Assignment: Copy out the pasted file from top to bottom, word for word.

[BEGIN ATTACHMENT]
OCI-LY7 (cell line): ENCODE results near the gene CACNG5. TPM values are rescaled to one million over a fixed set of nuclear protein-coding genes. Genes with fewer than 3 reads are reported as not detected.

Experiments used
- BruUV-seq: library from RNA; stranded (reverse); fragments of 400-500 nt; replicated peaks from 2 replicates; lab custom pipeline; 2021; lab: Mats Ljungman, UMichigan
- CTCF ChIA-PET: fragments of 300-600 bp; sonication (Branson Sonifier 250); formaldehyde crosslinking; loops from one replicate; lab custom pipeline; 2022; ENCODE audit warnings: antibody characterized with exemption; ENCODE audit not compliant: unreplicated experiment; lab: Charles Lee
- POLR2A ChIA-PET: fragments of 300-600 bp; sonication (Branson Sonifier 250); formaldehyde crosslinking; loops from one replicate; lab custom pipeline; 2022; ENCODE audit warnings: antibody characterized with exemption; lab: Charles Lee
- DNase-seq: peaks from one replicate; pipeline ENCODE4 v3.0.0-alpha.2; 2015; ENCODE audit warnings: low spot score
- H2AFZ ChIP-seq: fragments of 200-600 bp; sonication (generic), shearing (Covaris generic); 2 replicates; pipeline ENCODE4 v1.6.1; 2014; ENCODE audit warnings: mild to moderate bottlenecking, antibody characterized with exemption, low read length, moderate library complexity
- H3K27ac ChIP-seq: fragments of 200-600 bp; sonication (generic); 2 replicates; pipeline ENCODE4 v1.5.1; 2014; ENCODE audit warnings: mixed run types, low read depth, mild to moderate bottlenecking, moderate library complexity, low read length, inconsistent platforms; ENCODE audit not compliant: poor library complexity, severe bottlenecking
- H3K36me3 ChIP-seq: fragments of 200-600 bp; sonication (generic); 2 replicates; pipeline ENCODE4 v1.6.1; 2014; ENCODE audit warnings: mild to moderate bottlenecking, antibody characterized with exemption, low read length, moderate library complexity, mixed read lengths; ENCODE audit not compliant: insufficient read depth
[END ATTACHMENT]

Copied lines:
OCI-LY7 (cell line): ENCODE results near the gene CACNG5. TPM values are rescaled to one million over a fixed set of nuclear protein-coding genes. Genes with fewer than 3 reads are reported as not detected.

Experiments used
- BruUV-seq: library from RNA; stranded (reverse); fragments of 400-500 nt; replicated peaks from 2 replicates; lab custom pipeline; 2021; lab: Mats Ljungman, UMichigan
- CTCF ChIA-PET: fragments of 300-600 bp; sonication (Branson Sonifier 250); formaldehyde crosslinking; loops from one replicate; lab custom pipeline; 2022; ENCODE audit warnings: antibody characterized with exemption; ENCODE audit not compliant: unreplicated experiment; lab: Charles Lee
- POLR2A ChIA-PET: fragments of 300-600 bp; sonication (Branson Sonifier 250); formaldehyde crosslinking; loops from one replicate; lab custom pipeline; 2022; ENCODE audit warnings: antibody characterized with exemption; lab: Charles Lee
- DNase-seq: peaks from one replicate; pipeline ENCODE4 v3.0.0-alpha.2; 2015; ENCODE audit warnings: low spot score
- H2AFZ ChIP-seq: fragments of 200-600 bp; sonication (generic), shearing (Covaris generic); 2 replicates; pipeline ENCODE4 v1.6.1; 2014; ENCODE audit warnings: mild to moderate bottlenecking, antibody characterized with exemption, low read length, moderate library complexity
- H3K27ac ChIP-seq: fragments of 200-600 bp; sonication (generic); 2 replicates; pipeline ENCODE4 v1.5.1; 2014; ENCODE audit warnings: mixed run types, low read depth, mild to moderate bottlenecking, moderate library complexity, low read length, inconsistent platforms; ENCODE audit not compliant: poor library complexity, severe bottlenecking
- H3K36me3 ChIP-seq: fragments of 200-600 bp; sonication (generic); 2 replicates; pipeline ENCODE4 v1.6.1; 2014; ENCODE audit warnings: mild to moderate bottlenecking, antibody characterized with exemption, low read length, moderate library complexity, mixed read lengths; ENCODE audit not compliant: insufficient read depth